Somehow, the Mariners find themselves in the playoff hunt. Granted, this is more a result of luck than skill, but it is happening so the Mariners need to start thinking about making some sort of a move before the deadline. It won’t be easy because there are only about 8 teams in the majors who are truly out of contention. What the Mariners really need is 2 bats and an arm if they want to have any really serious shot at winning a playoff series. Why two bats and an arm? Well let me tell you.
Pitching – their bullpen has been lights out but bullpens are a fickle thing, especially one that gets used as much as the Mariners have relied on theirs. Hernandez and Iwakuma are a tough 1-2 combination but the rest of the rotation is a mess:
Chris Young is due to turn back into a pumpkin at some point; his numbers are just not sustainable as his FIP (Fielding Independent Pitching) ERA is 1.74 higher than his actual ERA. He is also sporting a mutantly low BABIP (Batting Average on Balls in Play) of .219. Let’s put it this way, the MLB average BABIP is .298. For a pitcher who does not strike out that many hitters to have a .219 BABIP means that he is incredibly lucky. At some point those outs will become hits and that will be the end of Chris Young as a viable starter.
Roenis Elias has been figured out by the league. After a decent April, he basically is sporting an ERA pushing 5 since then, and with the diminished offense in the league, that is not acceptable anymore. They will keep trucking him out there, but that is eventually going to have to change.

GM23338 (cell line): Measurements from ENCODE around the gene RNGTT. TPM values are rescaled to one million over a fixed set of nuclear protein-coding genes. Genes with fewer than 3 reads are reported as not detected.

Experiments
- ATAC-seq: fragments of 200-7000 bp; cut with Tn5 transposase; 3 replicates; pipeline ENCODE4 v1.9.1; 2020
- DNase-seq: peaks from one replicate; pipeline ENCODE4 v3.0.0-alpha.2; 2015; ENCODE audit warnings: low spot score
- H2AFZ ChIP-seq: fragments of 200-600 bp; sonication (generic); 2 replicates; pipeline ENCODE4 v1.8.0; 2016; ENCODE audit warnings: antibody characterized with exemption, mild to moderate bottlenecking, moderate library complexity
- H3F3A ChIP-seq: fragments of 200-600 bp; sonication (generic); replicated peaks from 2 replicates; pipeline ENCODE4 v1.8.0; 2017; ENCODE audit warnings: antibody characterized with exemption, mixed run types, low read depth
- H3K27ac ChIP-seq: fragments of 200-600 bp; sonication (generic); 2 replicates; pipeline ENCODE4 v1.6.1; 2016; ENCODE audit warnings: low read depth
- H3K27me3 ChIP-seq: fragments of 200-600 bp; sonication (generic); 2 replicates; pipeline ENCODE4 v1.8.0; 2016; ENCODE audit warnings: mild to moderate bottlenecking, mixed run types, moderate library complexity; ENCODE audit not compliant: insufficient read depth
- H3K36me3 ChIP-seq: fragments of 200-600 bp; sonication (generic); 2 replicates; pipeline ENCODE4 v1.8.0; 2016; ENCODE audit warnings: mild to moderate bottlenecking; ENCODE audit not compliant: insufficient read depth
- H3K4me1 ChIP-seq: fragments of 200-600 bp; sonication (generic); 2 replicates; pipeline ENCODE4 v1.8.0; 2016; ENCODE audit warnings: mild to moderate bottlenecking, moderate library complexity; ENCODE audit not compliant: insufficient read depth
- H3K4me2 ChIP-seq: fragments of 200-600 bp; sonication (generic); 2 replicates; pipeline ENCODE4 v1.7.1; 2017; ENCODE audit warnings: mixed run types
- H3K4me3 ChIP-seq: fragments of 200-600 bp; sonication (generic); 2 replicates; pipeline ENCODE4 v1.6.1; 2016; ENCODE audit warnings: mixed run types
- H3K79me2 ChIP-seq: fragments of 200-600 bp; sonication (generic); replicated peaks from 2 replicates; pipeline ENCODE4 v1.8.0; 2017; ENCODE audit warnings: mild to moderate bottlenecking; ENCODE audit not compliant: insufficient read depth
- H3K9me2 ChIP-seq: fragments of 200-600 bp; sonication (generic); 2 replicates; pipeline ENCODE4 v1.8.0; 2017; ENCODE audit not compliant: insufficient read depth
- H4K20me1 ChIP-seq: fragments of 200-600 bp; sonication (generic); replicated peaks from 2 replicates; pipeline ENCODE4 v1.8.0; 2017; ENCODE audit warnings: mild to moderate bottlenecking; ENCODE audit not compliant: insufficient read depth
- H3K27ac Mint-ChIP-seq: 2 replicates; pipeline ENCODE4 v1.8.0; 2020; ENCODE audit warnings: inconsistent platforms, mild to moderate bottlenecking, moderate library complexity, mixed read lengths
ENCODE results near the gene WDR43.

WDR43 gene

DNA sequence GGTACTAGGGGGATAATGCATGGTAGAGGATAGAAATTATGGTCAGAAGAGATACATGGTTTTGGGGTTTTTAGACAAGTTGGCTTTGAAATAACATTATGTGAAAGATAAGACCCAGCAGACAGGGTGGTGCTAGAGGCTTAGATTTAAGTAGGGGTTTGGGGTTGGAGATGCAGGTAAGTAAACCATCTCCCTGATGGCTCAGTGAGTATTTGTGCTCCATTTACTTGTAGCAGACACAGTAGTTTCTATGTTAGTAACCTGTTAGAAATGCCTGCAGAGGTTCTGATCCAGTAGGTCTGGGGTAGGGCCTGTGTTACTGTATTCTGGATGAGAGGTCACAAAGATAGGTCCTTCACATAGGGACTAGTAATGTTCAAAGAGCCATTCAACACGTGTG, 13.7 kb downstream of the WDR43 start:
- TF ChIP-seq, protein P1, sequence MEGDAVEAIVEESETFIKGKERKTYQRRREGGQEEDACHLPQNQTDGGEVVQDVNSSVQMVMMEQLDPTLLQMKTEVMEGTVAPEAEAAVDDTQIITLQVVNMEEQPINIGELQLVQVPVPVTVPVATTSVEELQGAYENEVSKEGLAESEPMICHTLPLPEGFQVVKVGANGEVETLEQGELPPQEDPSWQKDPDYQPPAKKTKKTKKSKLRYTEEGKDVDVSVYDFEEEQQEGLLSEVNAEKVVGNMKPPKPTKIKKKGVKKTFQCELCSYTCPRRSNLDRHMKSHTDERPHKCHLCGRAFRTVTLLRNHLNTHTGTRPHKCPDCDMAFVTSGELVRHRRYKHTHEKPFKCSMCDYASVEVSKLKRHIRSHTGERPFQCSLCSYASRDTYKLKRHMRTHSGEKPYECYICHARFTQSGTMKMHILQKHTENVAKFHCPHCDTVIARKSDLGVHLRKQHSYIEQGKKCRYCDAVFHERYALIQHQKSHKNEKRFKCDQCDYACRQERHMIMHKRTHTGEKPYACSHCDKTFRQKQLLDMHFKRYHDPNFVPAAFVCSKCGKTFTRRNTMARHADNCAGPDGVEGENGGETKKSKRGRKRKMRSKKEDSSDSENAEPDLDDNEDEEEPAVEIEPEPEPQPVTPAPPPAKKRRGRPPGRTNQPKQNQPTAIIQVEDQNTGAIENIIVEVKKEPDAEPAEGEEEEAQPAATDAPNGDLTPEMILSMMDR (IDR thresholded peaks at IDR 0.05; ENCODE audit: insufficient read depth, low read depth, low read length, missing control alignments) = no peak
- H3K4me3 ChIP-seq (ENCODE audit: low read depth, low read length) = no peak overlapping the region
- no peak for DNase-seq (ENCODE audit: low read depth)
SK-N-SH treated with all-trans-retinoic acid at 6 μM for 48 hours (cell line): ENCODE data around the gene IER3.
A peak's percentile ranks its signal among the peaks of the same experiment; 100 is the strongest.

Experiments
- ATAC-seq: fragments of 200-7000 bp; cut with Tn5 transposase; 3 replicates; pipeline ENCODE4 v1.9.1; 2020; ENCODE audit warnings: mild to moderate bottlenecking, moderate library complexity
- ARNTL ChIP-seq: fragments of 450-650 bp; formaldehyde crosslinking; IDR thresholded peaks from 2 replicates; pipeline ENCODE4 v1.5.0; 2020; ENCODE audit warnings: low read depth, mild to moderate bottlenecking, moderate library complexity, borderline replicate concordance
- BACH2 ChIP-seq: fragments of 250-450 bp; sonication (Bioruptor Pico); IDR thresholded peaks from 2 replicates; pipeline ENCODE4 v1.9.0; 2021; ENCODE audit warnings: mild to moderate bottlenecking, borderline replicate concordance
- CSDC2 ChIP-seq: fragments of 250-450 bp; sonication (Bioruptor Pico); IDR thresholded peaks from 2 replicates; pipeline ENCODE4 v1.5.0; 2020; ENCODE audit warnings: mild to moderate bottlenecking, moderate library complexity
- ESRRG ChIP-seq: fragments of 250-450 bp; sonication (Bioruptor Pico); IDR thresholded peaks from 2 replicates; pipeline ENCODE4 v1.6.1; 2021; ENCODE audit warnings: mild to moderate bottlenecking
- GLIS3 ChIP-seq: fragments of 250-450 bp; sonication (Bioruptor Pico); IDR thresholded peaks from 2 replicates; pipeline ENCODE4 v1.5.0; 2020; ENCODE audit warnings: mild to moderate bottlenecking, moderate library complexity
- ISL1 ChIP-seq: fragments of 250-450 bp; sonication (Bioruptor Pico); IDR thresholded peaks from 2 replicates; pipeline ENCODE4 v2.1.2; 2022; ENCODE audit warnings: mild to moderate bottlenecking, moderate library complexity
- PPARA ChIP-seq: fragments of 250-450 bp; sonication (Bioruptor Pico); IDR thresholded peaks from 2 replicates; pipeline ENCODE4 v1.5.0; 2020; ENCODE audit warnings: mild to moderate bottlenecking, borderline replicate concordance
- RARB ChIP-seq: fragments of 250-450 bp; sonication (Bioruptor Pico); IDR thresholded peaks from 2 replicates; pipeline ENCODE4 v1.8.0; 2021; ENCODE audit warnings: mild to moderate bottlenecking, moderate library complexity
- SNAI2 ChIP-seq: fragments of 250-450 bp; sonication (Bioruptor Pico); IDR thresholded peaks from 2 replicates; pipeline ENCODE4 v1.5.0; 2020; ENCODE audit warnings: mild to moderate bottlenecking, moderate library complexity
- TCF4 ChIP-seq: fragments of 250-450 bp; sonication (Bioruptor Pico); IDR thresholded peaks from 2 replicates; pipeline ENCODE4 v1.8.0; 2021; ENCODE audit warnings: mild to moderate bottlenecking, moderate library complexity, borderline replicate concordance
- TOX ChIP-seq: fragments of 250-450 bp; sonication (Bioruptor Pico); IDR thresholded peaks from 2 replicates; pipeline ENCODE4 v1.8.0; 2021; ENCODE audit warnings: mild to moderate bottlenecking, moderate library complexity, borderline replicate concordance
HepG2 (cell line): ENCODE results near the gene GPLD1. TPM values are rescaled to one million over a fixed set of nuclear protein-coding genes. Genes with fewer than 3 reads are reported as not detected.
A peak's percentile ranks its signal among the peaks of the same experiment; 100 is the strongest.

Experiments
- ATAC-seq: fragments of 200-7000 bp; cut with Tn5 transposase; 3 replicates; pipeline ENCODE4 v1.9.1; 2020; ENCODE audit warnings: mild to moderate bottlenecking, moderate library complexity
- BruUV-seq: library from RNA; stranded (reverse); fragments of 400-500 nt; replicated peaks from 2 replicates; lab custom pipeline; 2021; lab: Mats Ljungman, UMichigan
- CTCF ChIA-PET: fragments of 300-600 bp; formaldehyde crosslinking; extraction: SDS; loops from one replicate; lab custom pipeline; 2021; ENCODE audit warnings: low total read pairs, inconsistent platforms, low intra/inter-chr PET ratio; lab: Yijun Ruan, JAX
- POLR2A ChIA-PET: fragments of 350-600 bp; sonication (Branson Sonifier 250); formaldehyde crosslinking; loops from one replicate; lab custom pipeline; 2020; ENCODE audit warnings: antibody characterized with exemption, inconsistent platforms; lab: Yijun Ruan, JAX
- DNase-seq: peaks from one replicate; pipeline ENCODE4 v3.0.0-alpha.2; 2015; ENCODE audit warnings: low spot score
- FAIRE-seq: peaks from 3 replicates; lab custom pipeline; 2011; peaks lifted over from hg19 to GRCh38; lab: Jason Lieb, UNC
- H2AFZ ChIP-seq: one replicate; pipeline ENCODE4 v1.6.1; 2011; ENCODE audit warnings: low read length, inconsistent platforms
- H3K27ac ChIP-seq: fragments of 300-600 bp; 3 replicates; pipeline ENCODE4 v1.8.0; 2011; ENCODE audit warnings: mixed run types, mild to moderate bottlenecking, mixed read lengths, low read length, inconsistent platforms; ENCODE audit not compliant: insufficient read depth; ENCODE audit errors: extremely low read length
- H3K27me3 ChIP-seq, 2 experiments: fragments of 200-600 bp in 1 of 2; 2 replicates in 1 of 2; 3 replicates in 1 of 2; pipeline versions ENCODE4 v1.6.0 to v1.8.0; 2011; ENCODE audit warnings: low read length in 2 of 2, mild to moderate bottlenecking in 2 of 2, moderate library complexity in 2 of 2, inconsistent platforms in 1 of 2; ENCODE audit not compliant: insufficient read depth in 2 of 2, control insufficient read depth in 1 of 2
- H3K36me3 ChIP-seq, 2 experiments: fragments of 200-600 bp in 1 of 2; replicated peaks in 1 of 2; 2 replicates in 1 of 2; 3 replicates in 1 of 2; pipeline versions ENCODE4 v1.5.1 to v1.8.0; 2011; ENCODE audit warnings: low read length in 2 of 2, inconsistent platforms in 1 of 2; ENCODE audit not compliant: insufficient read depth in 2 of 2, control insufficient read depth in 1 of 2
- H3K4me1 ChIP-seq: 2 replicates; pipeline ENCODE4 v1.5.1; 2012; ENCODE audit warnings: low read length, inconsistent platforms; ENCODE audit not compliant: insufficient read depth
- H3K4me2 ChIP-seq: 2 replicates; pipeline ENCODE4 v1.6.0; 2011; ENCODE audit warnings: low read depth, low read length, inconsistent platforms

The #5 starter is a real problem right now. Ramirez is terrible as a stopgap, Maurer showed he can’t handle it, Walker can’t seem to throw strikes, is back in Tacoma and is probably still hurt and Paxton can’t stay healthy enough to pitch more than once a month. Just a reminder why TNSTAAPP. Things are so bad that they ended up using Tom Wilhelmsen to start a game.
You don’t need David Price here, although he would not hurt. You really just need a middle of the rotation guy – just like what the Yankees did when they picked up Brandon McCarthy. You don’t want to go into a 7 game series with the prospect of getting only 2 or 3 starts out of Hernandez/Iwakuma. The M’s won’t win in that scenario.